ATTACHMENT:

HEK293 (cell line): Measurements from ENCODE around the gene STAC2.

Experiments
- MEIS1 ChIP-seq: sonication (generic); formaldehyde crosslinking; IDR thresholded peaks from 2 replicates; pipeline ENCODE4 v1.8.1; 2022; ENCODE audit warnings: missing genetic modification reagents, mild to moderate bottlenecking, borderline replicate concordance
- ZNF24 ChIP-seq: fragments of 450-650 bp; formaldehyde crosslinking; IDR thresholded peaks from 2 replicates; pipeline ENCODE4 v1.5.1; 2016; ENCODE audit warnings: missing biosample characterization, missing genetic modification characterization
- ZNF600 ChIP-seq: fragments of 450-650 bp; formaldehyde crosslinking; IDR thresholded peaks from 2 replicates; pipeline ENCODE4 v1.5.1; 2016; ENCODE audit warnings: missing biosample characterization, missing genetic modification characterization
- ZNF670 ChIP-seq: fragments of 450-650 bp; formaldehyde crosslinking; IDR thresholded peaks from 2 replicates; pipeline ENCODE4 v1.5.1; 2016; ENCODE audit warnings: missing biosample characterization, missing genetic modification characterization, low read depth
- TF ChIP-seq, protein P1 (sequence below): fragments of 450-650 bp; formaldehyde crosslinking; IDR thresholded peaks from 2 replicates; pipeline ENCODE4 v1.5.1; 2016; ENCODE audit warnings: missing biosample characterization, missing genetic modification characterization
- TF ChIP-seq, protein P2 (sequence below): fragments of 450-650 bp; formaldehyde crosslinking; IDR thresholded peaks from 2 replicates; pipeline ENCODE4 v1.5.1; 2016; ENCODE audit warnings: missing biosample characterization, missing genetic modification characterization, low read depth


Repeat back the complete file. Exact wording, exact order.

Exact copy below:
HEK293 (cell line): Measurements from ENCODE around the gene STAC2.

Experiments
- MEIS1 ChIP-seq: sonication (generic); formaldehyde crosslinking; IDR thresholded peaks from 2 replicates; pipeline ENCODE4 v1.8.1; 2022; ENCODE audit warnings: missing genetic modification reagents, mild to moderate bottlenecking, borderline replicate concordance
- ZNF24 ChIP-seq: fragments of 450-650 bp; formaldehyde crosslinking; IDR thresholded peaks from 2 replicates; pipeline ENCODE4 v1.5.1; 2016; ENCODE audit warnings: missing biosample characterization, missing genetic modification characterization
- ZNF600 ChIP-seq: fragments of 450-650 bp; formaldehyde crosslinking; IDR thresholded peaks from 2 replicates; pipeline ENCODE4 v1.5.1; 2016; ENCODE audit warnings: missing biosample characterization, missing genetic modification characterization
- ZNF670 ChIP-seq: fragments of 450-650 bp; formaldehyde crosslinking; IDR thresholded peaks from 2 replicates; pipeline ENCODE4 v1.5.1; 2016; ENCODE audit warnings: missing biosample characterization, missing genetic modification characterization, low read depth
- TF ChIP-seq, protein P1 (sequence below): fragments of 450-650 bp; formaldehyde crosslinking; IDR thresholded peaks from 2 replicates; pipeline ENCODE4 v1.5.1; 2016; ENCODE audit warnings: missing biosample characterization, missing genetic modification characterization
- TF ChIP-seq, protein P2 (sequence below): fragments of 450-650 bp; formaldehyde crosslinking; IDR thresholded peaks from 2 replicates; pipeline ENCODE4 v1.5.1; 2016; ENCODE audit warnings: missing biosample characterization, missing genetic modification characterization, low read depth